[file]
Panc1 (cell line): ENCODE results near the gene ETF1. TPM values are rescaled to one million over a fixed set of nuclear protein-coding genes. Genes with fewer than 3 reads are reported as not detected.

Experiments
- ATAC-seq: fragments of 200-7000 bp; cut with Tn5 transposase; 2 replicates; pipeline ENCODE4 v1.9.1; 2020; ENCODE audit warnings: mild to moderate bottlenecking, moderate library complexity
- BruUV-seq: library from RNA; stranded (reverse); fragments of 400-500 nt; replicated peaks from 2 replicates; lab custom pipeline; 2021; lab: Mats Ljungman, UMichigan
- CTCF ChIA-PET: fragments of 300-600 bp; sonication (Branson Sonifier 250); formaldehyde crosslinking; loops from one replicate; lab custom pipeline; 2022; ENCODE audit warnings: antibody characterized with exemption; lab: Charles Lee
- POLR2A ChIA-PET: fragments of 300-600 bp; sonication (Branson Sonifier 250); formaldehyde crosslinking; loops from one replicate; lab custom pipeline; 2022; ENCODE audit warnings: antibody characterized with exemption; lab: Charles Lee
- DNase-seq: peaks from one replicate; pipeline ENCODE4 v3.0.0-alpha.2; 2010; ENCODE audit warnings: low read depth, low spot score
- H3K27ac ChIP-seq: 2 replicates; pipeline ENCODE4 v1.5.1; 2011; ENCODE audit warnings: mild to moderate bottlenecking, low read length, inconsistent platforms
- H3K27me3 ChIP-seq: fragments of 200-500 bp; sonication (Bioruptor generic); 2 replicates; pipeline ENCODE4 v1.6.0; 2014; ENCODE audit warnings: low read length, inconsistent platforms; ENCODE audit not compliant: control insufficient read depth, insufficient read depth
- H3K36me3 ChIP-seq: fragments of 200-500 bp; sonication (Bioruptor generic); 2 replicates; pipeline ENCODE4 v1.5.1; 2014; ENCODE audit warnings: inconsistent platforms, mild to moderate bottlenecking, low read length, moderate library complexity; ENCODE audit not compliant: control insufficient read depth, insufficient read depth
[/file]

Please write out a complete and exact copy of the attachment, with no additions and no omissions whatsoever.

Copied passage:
Panc1 (cell line): ENCODE results near the gene ETF1. TPM values are rescaled to one million over a fixed set of nuclear protein-coding genes. Genes with fewer than 3 reads are reported as not detected.

Experiments
- ATAC-seq: fragments of 200-7000 bp; cut with Tn5 transposase; 2 replicates; pipeline ENCODE4 v1.9.1; 2020; ENCODE audit warnings: mild to moderate bottlenecking, moderate library complexity
- BruUV-seq: library from RNA; stranded (reverse); fragments of 400-500 nt; replicated peaks from 2 replicates; lab custom pipeline; 2021; lab: Mats Ljungman, UMichigan
- CTCF ChIA-PET: fragments of 300-600 bp; sonication (Branson Sonifier 250); formaldehyde crosslinking; loops from one replicate; lab custom pipeline; 2022; ENCODE audit warnings: antibody characterized with exemption; lab: Charles Lee
- POLR2A ChIA-PET: fragments of 300-600 bp; sonication (Branson Sonifier 250); formaldehyde crosslinking; loops from one replicate; lab custom pipeline; 2022; ENCODE audit warnings: antibody characterized with exemption; lab: Charles Lee
- DNase-seq: peaks from one replicate; pipeline ENCODE4 v3.0.0-alpha.2; 2010; ENCODE audit warnings: low read depth, low spot score
- H3K27ac ChIP-seq: 2 replicates; pipeline ENCODE4 v1.5.1; 2011; ENCODE audit warnings: mild to moderate bottlenecking, low read length, inconsistent platforms
- H3K27me3 ChIP-seq: fragments of 200-500 bp; sonication (Bioruptor generic); 2 replicates; pipeline ENCODE4 v1.6.0; 2014; ENCODE audit warnings: low read length, inconsistent platforms; ENCODE audit not compliant: control insufficient read depth, insufficient read depth
- H3K36me3 ChIP-seq: fragments of 200-500 bp; sonication (Bioruptor generic); 2 replicates; pipeline ENCODE4 v1.5.1; 2014; ENCODE audit warnings: inconsistent platforms, mild to moderate bottlenecking, low read length, moderate library complexity; ENCODE audit not compliant: control insufficient read depth, insufficient read depth